“It’s effective,” I nodded. “Love the eyes! And that’s a deer-hair fry there?”
“That took ages too,” admitted Fi. “My first few efforts were disasters, but once I got the hang of adding the turns of thread through the hair, and packing the bunches densely, well – I got there. It’s a good streamer.”
“I reckon on marabou muddlers best,” said Andy. “You’ve got a couple of nice ones.”
“Thanks,” said Fi, looking pleased.
“What’s this one made from?” I asked, fingering a tan coloured caddis emerger. “Doesn’t feel like deer hair.”
“Guess,” challenged Fi.
“Rabbit?” offered Derek.
“Elk?” shrugged Andy.
“What the hell’s an elk?” Derek frowned at him. Andy ignored him.
Fi looked at me for an attempt.
“Angora goat?” I hazarded. The hair felt soft.
“All wrong!” Fi announced triumphantly. “Llama.”
“No way!” exclaimed Derek.
“Yes way,” she gloated. “It’s great hair. It’s hollow so floats really well, never gets waterlogged. Quite a few of my flies use it.” She indicated three or four others.
“I’ll have to try that,” I said. Good to learn something new. And I could bring it into my column sometime. I was always on the lookout for ideas for that. I made a mental note to start researching llamas.
Yes, I was a columnist. I was Mr Fish in our quiet part of the world. There wasn’t a great deal of competition. By chance, one of the fishing monthlies, Carp Out, was published in the local town, and ten years ago, Matt, the editor, had asked me to write an article about life as a fishery owner. It had gone down well, and so I became a regular columnist. I enjoyed the writing. I had free rein to write about pretty much anything that impinged on my professional life, so I included equipment reviews, discussion of legislation, recounted amusing incidents and had the odd rant. I had a good following.
“What are your PBs?” asked Derek, stroking the long feathery tail of her black tadpole with his finger.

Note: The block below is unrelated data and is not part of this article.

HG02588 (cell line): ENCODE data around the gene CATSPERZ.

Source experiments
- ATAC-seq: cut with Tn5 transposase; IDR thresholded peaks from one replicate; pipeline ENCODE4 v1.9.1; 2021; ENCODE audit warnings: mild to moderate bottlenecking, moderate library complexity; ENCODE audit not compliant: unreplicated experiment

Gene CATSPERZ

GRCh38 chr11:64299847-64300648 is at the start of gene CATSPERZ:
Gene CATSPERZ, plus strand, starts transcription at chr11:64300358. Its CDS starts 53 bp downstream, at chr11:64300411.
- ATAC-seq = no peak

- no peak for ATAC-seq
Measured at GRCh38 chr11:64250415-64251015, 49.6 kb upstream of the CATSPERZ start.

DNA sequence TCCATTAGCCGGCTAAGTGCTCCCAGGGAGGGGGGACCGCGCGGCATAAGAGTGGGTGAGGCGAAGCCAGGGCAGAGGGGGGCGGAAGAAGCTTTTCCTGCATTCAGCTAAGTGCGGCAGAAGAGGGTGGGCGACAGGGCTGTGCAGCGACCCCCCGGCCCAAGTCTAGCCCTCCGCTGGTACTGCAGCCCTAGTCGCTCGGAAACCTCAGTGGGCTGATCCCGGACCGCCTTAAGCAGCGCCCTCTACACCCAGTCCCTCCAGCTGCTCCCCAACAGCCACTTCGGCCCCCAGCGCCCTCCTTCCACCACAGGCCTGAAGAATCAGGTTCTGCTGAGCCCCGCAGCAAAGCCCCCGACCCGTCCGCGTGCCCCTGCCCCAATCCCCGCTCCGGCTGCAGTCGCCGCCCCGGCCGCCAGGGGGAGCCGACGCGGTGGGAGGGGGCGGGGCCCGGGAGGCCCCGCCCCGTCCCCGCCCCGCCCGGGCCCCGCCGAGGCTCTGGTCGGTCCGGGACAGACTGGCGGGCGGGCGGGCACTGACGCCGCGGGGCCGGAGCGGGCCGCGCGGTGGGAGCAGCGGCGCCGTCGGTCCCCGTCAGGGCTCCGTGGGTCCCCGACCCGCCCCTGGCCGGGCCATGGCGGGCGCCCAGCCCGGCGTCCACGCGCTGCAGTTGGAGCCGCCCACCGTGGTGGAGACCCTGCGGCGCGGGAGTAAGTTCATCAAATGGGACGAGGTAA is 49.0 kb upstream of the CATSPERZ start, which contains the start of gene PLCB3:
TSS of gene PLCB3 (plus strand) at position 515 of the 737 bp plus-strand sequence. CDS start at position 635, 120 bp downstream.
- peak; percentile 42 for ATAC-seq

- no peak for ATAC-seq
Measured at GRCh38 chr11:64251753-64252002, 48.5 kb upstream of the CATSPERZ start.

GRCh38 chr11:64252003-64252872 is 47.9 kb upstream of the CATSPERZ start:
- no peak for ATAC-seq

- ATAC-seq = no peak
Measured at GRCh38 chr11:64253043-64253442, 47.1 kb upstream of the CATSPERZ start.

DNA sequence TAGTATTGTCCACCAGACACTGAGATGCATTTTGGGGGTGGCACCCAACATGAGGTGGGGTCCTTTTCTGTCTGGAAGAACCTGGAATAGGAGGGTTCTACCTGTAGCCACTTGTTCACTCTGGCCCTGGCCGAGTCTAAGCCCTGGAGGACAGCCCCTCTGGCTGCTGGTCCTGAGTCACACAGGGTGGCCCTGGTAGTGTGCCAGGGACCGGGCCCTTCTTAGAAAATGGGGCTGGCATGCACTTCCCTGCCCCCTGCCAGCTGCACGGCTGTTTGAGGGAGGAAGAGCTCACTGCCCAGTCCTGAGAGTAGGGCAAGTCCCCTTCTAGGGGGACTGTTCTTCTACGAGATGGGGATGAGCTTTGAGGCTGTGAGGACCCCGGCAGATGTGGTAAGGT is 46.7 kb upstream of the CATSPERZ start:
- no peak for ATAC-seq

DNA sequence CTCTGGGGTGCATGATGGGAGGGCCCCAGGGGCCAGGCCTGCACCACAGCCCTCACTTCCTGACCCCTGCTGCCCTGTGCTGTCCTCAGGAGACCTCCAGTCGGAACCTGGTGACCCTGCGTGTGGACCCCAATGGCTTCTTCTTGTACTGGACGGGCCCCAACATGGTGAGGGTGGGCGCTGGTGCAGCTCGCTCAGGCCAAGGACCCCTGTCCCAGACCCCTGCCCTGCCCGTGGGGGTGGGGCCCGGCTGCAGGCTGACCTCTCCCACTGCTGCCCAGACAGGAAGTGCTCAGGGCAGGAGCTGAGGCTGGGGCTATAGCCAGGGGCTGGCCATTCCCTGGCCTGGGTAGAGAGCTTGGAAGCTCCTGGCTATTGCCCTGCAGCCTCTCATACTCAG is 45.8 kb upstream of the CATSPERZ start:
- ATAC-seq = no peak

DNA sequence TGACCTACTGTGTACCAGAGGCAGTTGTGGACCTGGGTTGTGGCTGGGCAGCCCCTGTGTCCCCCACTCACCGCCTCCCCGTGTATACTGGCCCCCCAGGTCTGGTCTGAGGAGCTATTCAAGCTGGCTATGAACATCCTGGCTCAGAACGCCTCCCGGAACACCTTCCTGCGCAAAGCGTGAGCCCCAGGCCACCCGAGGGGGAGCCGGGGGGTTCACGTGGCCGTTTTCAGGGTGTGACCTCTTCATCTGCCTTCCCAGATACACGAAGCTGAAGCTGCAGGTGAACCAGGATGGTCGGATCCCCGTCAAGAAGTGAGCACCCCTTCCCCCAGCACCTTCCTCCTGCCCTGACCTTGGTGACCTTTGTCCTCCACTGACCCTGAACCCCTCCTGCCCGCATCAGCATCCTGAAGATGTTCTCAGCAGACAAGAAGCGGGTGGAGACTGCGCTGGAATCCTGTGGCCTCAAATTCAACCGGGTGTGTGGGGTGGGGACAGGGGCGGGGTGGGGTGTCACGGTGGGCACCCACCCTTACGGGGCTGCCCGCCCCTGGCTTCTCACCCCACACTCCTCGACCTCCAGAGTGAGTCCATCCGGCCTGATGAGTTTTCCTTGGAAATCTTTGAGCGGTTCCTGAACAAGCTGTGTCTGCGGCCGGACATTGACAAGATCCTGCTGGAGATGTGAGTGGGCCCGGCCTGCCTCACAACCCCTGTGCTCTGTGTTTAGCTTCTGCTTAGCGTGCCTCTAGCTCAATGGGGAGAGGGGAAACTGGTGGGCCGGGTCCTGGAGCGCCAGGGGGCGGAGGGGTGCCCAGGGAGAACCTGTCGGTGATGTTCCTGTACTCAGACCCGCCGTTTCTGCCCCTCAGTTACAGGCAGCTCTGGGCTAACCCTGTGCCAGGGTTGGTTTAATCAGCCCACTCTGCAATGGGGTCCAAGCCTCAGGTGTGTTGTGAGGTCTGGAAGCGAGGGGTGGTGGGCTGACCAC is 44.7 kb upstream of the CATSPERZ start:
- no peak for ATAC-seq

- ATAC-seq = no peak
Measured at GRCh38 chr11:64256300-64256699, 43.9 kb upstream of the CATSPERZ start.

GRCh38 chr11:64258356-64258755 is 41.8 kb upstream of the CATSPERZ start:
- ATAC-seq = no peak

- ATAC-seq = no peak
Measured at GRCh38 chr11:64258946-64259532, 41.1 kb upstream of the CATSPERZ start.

“OK.” Fi listed out her personal bests. “Brown trout 14 lbs, rainbow trout 17 lbs, grass carp 22 lbs, pike 24 lbs, mirror carp 37 lbs and catfish – 41 lbs.”
“Pretty fair,” said Andy approvingly.
“Better than that,” Derek disagreed. “Impressive, babe. I’ve got you beat on the brownie and the mirror, but my biggest cat was only 38 lbs.”
I must have looked a bit smug because Fi laughed. “Go on,” she urged. “What are your PBs?”
“I got a 94 lb cat last year in France. And a 52 lb royal carp. And my best trout is 25 lbs. Tah dah!” I grinned.
“Well, I caught my mirror when I was thirteen,” she retaliated.
“You’re kidding,” exclaimed Andy.
“Nope. Gospel truth.”
“Go on, tell,” prodded Derek.
Like any angler, Fi was clearly pleased to be asked to recount the story of her greatest triumph. “Well, I was with my Dad,” she said. “He’d been on a spree the night before so he set up his rigs and fell asleep. I was spinning for perch, but then one of the alarms went off. Anyway, Dad didn’t wake up. So I thought, OK, I know what to do. I struck, and began to wind in. He was a cunning fish. He’d come in for a while, then suddenly shoot off towards snags.” Her audience nodded sympathetically. “But I kept on top of him and bit by bit I brought him in. Another angler had seen what was going on and he grabbed Dad’s net and lifted my carp out for me. He helped me weigh him, took my photo and helped me put him back. And Dad slept through it all!”
“Good story!” said Andy.
“Yeah. You must bring your Dad here sometime,” I suggested. Another new customer! I mentally rubbed my hands.
“No can do,” Fi sighed. “He died six years ago.”
“Oh, sorry,” I apologised. Me and my big mouth.
Fi shrugged. “One of those things.” She looked sad for a moment. It can’t have been easy, losing him. I remembered my father’s slow, awful last illness. I didn’t need to think about that.
“That’s my favourite booby,” piped up Derek suddenly, changing the subject, thankfully. He pointed to a vibrant pink marabou one.
“Nah. I think that booby’s better,” disagreed Andy. He’d gone for a yellow and white longtail cat booby.
“Just what exactly is going on over there?” came a voice. We’d been so engrossed we hadn’t heard the door open. I looked up and the others glanced round. A tall, lean young man with sandy-blonde hair was watching us with a very slight sneer. “Two blokes leaning over a young lady picking out their favourite booby? I hope it’s not what it looks like!”
Andy rolled his eyes.
Derek grinned. “You’re just jealous ‘cos we got first pick. You can share Andy’s booby if you want.”
Neither Andy nor Derek, nor I, for that matter, were particularly pleased to see the new arrival. I guessed Fiona must have picked up on that. She gave the new guy a searching look.
“Come and meet Fiona,” I said quickly. “Fi, this is the cappuccino-machine-buying Adam I told you about earlier.”
My nemesis was here.